WARNING: CONTENTS HAZARDOUS! READ CAREFULLY!
If your marriage is in bad shape, I want to encourage you to divorce your spouse. Immediately. Don’t wait until you get home. Just divorce. It’s too hard carrying around the frustration and resentment you feel. It’s too exhausting dealing with your spouse’s insecurities and worries. It’s too constraining having someone else’s problems to carry around. So do the divorce thing. Just do it.
But whatever you do, do not leave your marriage (unless you are being physically abused, constantly deceived, or cheated on). Divorce your spouse, but do not leave your marriage. You might wonder how this is possible. Think of it this way. If you filed for divorce from your spouse, what you would be doing, in effect, is giving them back all their fears, all their insecurities, all of their anger. You would no longer carry their burdens as your own. Healthy couples support each other without taking all of the other’s burdens on themselves. Even (and especially) in a union as close as a marriage, you must have a clear idea where you end and someone else begins.
When your spouse is angry, you may have done something connected to it, but your spouse is responsible for his/her own anger. You do not have to carry that. Address your part in it and move on. When your spouse is irritable and it seems you can’t do anything right, most of that is their stuff, not yours. (Surely you’re not substantially more annoying today than you were yesterday, when your spouse was fine!) When your spouse is disappointed in you, you should probably listen carefully to see what you can learn. But your spouse’s disappointment belongs to him/her. You cannot, and should not, carry it.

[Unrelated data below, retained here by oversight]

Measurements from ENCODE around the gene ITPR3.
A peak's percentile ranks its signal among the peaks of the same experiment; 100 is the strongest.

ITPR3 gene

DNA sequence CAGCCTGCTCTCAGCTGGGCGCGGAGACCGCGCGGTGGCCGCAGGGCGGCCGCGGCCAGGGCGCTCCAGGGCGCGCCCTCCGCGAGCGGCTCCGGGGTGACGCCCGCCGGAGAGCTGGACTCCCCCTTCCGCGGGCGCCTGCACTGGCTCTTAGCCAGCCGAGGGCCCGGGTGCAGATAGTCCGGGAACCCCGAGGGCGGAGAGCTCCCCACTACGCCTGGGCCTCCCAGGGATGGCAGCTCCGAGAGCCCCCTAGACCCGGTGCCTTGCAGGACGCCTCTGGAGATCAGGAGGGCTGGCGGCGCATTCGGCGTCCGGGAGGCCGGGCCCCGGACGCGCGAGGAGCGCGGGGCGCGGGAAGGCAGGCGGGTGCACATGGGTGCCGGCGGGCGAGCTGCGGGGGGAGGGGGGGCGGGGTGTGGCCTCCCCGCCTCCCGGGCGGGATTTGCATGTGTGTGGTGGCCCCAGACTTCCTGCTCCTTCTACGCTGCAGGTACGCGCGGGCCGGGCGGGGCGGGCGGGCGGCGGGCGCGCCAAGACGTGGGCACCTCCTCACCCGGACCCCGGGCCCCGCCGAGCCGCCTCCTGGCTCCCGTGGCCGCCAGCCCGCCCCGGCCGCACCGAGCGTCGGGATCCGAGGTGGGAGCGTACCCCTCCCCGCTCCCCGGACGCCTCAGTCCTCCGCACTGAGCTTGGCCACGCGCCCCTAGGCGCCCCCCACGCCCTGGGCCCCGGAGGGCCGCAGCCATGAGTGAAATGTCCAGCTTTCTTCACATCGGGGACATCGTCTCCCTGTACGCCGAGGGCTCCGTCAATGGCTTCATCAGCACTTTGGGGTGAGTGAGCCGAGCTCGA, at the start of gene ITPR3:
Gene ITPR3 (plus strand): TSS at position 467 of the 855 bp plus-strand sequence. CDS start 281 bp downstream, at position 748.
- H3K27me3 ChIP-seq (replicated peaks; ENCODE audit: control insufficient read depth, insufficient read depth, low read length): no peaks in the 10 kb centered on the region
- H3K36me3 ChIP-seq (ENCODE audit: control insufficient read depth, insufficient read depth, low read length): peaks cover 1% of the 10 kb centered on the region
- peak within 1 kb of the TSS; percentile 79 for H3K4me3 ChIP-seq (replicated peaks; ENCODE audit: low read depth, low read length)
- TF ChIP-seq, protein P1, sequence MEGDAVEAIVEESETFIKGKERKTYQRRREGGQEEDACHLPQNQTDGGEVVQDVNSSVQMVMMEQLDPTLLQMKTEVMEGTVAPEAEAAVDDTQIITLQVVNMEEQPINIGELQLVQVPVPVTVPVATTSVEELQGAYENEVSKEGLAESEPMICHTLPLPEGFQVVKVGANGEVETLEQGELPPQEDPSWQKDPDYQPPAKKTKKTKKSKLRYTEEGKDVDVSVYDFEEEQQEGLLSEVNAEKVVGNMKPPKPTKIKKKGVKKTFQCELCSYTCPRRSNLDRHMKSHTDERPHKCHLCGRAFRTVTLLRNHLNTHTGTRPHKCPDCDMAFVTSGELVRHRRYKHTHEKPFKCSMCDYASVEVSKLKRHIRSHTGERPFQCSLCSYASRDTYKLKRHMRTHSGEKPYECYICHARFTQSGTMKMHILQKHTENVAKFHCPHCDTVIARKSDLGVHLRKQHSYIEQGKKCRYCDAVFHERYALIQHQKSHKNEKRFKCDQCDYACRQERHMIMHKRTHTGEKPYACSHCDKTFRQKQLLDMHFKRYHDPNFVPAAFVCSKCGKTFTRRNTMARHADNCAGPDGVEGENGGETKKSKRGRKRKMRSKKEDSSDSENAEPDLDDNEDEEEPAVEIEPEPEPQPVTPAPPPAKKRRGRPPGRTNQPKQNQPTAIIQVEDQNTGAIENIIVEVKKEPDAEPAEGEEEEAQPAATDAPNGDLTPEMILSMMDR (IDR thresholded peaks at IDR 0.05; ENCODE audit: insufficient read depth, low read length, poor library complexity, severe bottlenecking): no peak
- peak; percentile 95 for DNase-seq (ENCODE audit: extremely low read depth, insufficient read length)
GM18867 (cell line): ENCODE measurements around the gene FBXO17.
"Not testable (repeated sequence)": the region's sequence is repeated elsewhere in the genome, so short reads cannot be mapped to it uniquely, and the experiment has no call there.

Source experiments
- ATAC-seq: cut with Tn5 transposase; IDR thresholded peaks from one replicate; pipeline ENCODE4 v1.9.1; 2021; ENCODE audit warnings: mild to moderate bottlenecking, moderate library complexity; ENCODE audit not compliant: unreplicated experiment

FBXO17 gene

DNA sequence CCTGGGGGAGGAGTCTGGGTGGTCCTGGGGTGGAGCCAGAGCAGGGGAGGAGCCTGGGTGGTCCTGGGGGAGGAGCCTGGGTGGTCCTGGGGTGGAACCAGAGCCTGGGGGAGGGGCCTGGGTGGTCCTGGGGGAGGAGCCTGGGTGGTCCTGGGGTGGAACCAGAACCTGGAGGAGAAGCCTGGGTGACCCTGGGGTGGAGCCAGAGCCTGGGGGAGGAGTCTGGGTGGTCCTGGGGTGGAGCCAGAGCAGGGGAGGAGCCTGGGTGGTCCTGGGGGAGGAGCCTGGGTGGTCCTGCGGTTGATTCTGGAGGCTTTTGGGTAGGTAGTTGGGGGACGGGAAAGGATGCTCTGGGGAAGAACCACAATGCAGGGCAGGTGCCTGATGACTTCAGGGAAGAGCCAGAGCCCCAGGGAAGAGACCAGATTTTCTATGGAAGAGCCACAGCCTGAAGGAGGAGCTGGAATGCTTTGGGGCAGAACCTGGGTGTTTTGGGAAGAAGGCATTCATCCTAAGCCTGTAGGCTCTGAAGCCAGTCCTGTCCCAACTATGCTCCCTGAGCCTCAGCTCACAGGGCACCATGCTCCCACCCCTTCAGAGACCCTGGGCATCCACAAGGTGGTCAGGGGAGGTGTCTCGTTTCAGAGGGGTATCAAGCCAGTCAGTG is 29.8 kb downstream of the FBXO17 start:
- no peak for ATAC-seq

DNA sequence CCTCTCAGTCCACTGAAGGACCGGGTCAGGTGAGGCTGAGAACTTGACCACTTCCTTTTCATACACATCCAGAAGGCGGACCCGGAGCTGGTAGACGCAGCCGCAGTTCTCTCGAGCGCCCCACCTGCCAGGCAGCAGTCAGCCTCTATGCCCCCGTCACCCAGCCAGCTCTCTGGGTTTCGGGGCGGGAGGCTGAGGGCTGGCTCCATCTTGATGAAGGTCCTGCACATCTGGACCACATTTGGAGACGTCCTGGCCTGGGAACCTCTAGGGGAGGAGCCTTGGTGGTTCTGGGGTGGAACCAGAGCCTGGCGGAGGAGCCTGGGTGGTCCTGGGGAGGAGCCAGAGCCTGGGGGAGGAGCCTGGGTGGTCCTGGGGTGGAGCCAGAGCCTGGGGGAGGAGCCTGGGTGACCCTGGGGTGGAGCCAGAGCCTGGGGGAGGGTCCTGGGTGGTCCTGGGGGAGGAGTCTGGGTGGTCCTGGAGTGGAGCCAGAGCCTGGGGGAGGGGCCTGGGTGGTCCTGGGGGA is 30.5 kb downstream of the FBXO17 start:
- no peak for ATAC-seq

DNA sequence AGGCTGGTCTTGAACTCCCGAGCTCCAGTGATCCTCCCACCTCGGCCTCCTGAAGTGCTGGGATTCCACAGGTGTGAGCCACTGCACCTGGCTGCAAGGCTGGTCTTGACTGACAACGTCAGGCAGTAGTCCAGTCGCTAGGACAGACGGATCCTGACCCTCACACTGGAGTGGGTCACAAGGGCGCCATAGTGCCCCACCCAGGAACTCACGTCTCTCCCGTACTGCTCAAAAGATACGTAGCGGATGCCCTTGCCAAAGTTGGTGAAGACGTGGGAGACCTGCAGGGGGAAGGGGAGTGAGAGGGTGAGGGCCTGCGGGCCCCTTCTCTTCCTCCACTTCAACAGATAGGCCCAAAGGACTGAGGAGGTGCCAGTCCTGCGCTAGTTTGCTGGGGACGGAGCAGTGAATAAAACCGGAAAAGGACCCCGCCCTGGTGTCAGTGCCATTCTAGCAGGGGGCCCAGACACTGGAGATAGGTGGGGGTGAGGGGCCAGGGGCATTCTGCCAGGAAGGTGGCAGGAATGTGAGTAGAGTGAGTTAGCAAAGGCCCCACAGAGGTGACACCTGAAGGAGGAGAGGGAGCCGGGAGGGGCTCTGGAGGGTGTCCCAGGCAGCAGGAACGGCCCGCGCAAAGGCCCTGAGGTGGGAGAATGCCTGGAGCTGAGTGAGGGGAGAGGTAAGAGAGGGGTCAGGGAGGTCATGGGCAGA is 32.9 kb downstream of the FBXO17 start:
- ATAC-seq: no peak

So divorce is in order. Not the kind where you file in court and leave your spouse, but divorcing yourself from issues going on with your spouse that you cannot fix, should not carry for them, and are probably just making worse by taking them on as your own problem. It is not more court divorces we need, it is more individuals divorcing themselves from their spouse’s emotional wreckage. We need more individuals declaring that though they love their spouse and want to be available to help where they can, they will not pander to their spouse’s emotional issues by walking on eggshells, keeping secrets, engaging in hurtful dialog, rushing constantly to their defense when they act inappropriately, or whatever else you may be doing that shows you are too enmeshed in problems that are not yours. Learn to divorce yourself from that stuff and as you do that, you will find yourself increasingly able to support your spouse in truly loving ways — not just needing them to change so that you can be more comfortable.
Let’s face it. Divorce is always difficult. And it’s much harder to give your spouse’s emotional issues back to him/her while remaining inside of the marriage than to just pack up and leave. But if you left, you’d be giving all those issues back anyway. Why not do it and remain married to the person you’ve invested so many years with, the person you probably love? Why not become a healthier person and set an example for how your spouse can do the same?
Question: What would it mean for you to divorce yourself from your spouse’s emotional issues? How would that affect your life in a positive way? How would it be better for your spouse?